When I received an unsuccessful funding decision in June with the project itself taking place in less than a month, I blogged thusly from Illustrated Brum"In another reality where I had received this message from Arts Council on my own, at home in Halesowen, and had I not been part of anything like Impact Hub Birmingham, not been surrounded by so many different people who have slowly helped me grow in almost enough confidence to gently pursue my ambitions without collapsing in on myself, this would have been the moment that I gave up, or the moment I quietly took the hit on this, then failed to ever bounce back." I was struggling so much personally at that point, but rather than this being the fatal blow for my dreams for Brum Zine Fest, I had just about developed enough resilience to defy all the anxious atoms in my body and instead ran a successful £5,000 crowdfunder and made a zine inspired by the rejection (neither of which I still actually can believe happened, by the way).

Honestly, I thought low self esteem was a personality trait you either had or didn't have, and that the alternative was being overly confident and dominating, which I did not aspire to. In 2019 I learnt about a more quiet, underlying confidence, not one that makes you smug or think you know best, but to have something there to catch yourself; a psychological safety net. One of my biggest fears with my mental health had started to become that I would 'fall' and not be able to get back up. Healthy self esteem means not falling apart when things go wrong, or seeing setbacks as personal failings that are so deep that your attempts at recovery are constant and exhausting. It means not having to prove yourself to yourself over and over again and for it never to feel like enough.

The CBT I received around this was based on the Overcoming Low Self Esteem book which may be useful to some of you, and has given me useful tools against certain behaviours, anxiety and depression ultimately stemming from a low opinion of myself, lots of critical thoughts etc. I think it may be pretty tricky to follow without the support of a therapist or group, but it's worth seeking out support and resources if this sounds familiar to you, because you definitely deserve to feel that baseline of strength, love and belief in yourself, and it's critical that we lay that groundwork in our minds to keep us here and built resilience amidst the ups and downs of the creative process.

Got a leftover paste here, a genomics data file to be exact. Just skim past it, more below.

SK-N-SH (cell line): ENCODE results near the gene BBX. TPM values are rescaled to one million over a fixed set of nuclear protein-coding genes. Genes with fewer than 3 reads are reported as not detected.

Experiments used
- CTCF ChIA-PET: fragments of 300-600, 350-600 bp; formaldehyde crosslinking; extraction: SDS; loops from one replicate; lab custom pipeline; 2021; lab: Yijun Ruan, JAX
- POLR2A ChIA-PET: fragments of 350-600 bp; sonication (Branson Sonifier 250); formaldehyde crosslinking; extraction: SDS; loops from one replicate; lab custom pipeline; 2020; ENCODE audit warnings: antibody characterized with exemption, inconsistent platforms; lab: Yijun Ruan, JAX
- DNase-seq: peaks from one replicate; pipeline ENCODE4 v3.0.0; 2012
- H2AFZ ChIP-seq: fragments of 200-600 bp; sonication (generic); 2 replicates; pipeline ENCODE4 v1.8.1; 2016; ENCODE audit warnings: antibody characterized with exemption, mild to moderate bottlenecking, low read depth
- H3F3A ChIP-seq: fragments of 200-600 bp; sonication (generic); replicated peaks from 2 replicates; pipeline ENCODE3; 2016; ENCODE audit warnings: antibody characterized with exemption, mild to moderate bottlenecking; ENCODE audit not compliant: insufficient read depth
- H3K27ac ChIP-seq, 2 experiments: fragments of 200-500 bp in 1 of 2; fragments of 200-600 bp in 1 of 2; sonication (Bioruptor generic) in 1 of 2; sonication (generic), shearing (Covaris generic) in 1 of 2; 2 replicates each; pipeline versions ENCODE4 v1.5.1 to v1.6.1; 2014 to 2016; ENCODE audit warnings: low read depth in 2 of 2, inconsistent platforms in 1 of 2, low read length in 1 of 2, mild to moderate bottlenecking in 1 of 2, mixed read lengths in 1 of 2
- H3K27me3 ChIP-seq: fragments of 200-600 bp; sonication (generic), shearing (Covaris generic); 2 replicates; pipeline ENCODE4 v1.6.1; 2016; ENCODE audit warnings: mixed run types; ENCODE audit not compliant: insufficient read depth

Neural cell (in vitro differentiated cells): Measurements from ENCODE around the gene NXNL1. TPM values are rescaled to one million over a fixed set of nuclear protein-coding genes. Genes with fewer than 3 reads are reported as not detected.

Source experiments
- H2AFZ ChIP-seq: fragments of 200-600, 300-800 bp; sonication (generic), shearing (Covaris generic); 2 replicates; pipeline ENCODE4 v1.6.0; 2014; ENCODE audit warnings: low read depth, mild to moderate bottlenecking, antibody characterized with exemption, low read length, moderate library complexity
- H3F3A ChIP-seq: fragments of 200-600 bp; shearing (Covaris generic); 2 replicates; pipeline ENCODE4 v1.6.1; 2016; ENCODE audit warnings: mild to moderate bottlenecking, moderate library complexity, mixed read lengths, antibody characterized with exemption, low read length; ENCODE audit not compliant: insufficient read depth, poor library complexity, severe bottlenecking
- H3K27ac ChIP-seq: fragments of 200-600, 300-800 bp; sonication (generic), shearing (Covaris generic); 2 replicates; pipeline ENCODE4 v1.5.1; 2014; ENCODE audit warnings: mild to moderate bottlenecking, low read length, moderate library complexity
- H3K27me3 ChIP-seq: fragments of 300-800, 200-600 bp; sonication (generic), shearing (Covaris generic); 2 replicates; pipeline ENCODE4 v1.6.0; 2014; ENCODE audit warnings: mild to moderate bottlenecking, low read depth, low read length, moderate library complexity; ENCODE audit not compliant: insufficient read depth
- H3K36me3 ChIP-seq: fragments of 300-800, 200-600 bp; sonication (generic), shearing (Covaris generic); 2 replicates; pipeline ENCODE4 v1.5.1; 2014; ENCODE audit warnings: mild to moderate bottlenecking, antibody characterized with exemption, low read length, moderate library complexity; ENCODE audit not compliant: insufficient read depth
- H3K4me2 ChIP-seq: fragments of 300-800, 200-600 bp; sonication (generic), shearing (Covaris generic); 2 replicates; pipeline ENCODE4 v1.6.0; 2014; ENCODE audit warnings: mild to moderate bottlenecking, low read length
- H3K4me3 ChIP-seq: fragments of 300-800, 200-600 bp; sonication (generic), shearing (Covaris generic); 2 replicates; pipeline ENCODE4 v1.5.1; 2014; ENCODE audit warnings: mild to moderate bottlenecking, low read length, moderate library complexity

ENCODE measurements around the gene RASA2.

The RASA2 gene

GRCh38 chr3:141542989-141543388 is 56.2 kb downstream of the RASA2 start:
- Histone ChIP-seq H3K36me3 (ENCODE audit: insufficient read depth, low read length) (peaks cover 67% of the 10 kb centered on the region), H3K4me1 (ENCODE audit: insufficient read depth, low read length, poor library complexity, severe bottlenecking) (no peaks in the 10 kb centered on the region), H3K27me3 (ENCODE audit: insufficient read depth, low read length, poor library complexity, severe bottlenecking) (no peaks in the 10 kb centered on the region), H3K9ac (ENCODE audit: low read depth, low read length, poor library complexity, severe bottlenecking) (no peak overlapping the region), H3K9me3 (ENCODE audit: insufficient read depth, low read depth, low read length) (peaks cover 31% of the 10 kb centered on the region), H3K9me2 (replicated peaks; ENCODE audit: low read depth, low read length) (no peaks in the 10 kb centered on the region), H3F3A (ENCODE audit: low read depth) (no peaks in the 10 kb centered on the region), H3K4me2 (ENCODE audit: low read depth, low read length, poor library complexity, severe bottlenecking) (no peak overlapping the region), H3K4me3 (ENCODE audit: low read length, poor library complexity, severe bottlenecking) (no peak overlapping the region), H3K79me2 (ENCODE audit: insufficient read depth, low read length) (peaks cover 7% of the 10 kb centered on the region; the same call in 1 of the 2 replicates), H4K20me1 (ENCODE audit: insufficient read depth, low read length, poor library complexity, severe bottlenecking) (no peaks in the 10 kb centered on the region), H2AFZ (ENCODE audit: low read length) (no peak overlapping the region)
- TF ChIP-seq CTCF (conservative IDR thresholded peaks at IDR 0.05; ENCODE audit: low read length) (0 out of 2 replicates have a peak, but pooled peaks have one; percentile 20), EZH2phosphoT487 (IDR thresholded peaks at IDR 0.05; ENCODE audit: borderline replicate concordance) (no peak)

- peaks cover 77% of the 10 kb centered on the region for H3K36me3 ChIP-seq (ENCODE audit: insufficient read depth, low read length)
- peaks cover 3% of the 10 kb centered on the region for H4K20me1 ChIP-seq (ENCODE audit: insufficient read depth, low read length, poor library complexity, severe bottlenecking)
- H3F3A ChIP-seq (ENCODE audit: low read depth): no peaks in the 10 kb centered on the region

3. Don't build a lonely fortress of success.


Along the way of becoming so involved as part of the Impact Hub Birmingham team over the last few years, I've had to check in with what I thought I would do in my life, and whether this was taking me too far away from it and, if so, how to get back there. The conclusion was always the same: that it may not be the 'me-at-my-desk-drawing-in-peace' work life that I had imagined, but that the pathways I had envisioned only led up to a certain conclusion - one that I had lost interest in. Establishing a magazine, building up my own business, holding events or festivals; even imagining the most successful, most transformative versions of these endeavours seemed futile, simply because they felt too much in isolation; too singular, too finite in their capacity to change anything.

I think it's a myth that artists need to work on their own in order to manifest their unique and complex creative dreams. I think it's a myth that resources or audiences are in some way limited and we need to protect our own shit, build our own project, and consider others trying to achieve similar things as competition. Working as part of such a mixed team can be complex and exhausting, but I'm so glad that I continued to put my efforts into much wider, collective work, because ultimately I didn't care how many fucking prints I sold or who I could add to my selected clients list. As those often at the bottom of the creative hierarchy, it may not feel possible to work across the whole system in small and big ways, but the work we love can slot into something much wider. It takes a lot of ego dismantling for us all to truly work with others, even if our values align; a lot of consolidation, constant learning, navigating our independence and what we want and need alongside something greater but damn, what a fun ride it will be together, and how far it will push the work we produce, as artists or otherwise, and maybe we'll leave our places genuinely and sustainably better than when we found them.